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Major General Robert H. Scales

External Researcher

Major General Robert H. Scales, Jr., became the 44th Commandant of the U.S. Army War College in August 1997. Before moving to Carlisle Barracks, Pennsylvania, he was the Deputy Chief of Staff for Base Operations and the Deputy Chief of Staff for Doctrine at the Training and Doctrine Command Headquarters, Fort Monroe, Virginia. He is a 1966 graduate from the United States Military Academy and he later received a Masters and Ph.D. in history from Duke University. Commissioned as a field artillery officer, General Scales served in numerous command and staff positions throughout the Army. His commands include four artillery batteries, two in Germany and two in Vietnam; an artillery battalion in Korea and the U.S. Army Field Artillery Training Center, Fort Sill, Oklahoma. He also served as the Assistant Division Commander, 2d Infantry Division, Eighth U.S. Army. His decorations include the Distinguished Service Medal, Silver Star, Legion of Merit with four Oak Leaf Clusters, the Bronze Star Medal, Meritorious Service Medal with four Oak Leaf Clusters and the Air Medal. He wears the Senior Parachutist Badge, the Army Staff Badge and the Ranger Tab. General Scales is the principal author of Certain Victory, the 1993 official Army account of the Gulf War. His latest book, Firepower in Limited War, is a 1994 publication that outlines the history of fire support in post-World War II conflicts. During the past four years, General Scales has published numerous articles within several European and American defense journals. In November 2000 he retired from active duty.

*The above information may not be current. It was current at the time when the individual worked for SSI or was published by SSI.

SSI books and monographs by Major General Robert H. Scales

  • Future Warfare Anthology, Revised Edition

    June 01, 2001

    Authored by Major General Robert H. Scales.
    Throughout U.S. history the American military services have had an unfortunate penchant for not being ready be the next war. American military institutions have been surprisingly optimistic in weighting their preparedness as they embarked on the nation's wars. Military institutions have always had considerable problems in adapting and innovating during inter-war periods.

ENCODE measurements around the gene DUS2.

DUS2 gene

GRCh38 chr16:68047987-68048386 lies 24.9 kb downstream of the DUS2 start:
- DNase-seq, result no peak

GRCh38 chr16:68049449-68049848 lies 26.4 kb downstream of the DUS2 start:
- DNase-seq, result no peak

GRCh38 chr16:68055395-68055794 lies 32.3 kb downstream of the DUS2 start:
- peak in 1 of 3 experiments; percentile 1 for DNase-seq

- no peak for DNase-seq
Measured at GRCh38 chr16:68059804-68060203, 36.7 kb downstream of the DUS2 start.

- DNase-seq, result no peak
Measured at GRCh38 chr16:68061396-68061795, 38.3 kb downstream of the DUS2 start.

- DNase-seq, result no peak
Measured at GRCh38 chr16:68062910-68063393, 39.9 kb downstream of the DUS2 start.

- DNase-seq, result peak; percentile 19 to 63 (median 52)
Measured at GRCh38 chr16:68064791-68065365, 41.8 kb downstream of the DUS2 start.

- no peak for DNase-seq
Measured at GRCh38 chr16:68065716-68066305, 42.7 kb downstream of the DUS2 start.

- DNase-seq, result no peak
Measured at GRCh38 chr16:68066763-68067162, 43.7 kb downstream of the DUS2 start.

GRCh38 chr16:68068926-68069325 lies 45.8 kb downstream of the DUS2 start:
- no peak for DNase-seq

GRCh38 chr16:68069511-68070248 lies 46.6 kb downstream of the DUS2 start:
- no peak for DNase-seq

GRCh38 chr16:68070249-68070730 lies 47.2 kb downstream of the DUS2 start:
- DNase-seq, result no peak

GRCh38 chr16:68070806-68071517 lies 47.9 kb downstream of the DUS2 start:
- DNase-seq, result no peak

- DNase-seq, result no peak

• America's Army in Transition: Preparing for War in the Precision Age

    September 01, 1999

    Authored by Major General Robert H. Scales.
    The following two articles were written during and immediately after the war in Kosovo. The first is an adaptation of an earlier work written after a trip to Asia in 1998. In that essay, I suggested that foreign militaries were beginning to perceive our fixation on a firepower-centered way of war as an exploitable weakness. In fact, some states, armed with experience gained against us in real war, had already begun to evolve a doctrine to counter our superiority in precision.

  • Future Warfare

    May 01, 1999

    Authored by Major General Robert H. Scales.
    Throughout U.S. history the American military services have had an unfortunate penchant for not being ready for the next war. Part of the problem has had to do with factors beyond their control: the American policy has been notoriously slow to respond to the challenges posed by dangerous enemies. On the other hand, American military institutions have been surprisingly optimistic in weighing their preparedness as they embarked on the nation's wars.

  • The Future U.S. Military Presence in Asia: Landpower and the Geostrategy of American Commitment

    April 01, 1999

    Authored by Dr. Larry M. Wortzel, Major General Robert H. Scales.
    The United States strategic framework in the Pacific has three parts: peacetime engagement, which includes a forward presence; crisis response, which builds on forward-stationed forces, the "boots-on-the ground" and, if necessary, fighting and winning any conflict that might develop.

  • America's Army: Preparing for Tomorrow's Security Challenges

    December 01, 1998

    Authored by Major General Robert H. Scales.
    During the early decades of the 21st Century, the Army of 2025 will differ from today's Army in two distinct ways. First, it will achieve unprecedented strategic and operational speed by exploiting information technologies to create a knowledge-based organization. Second, it will exhibit tremendous flexibility and physical agility through streamlined, seamlessly integrated organizations that use new tactics and procedures.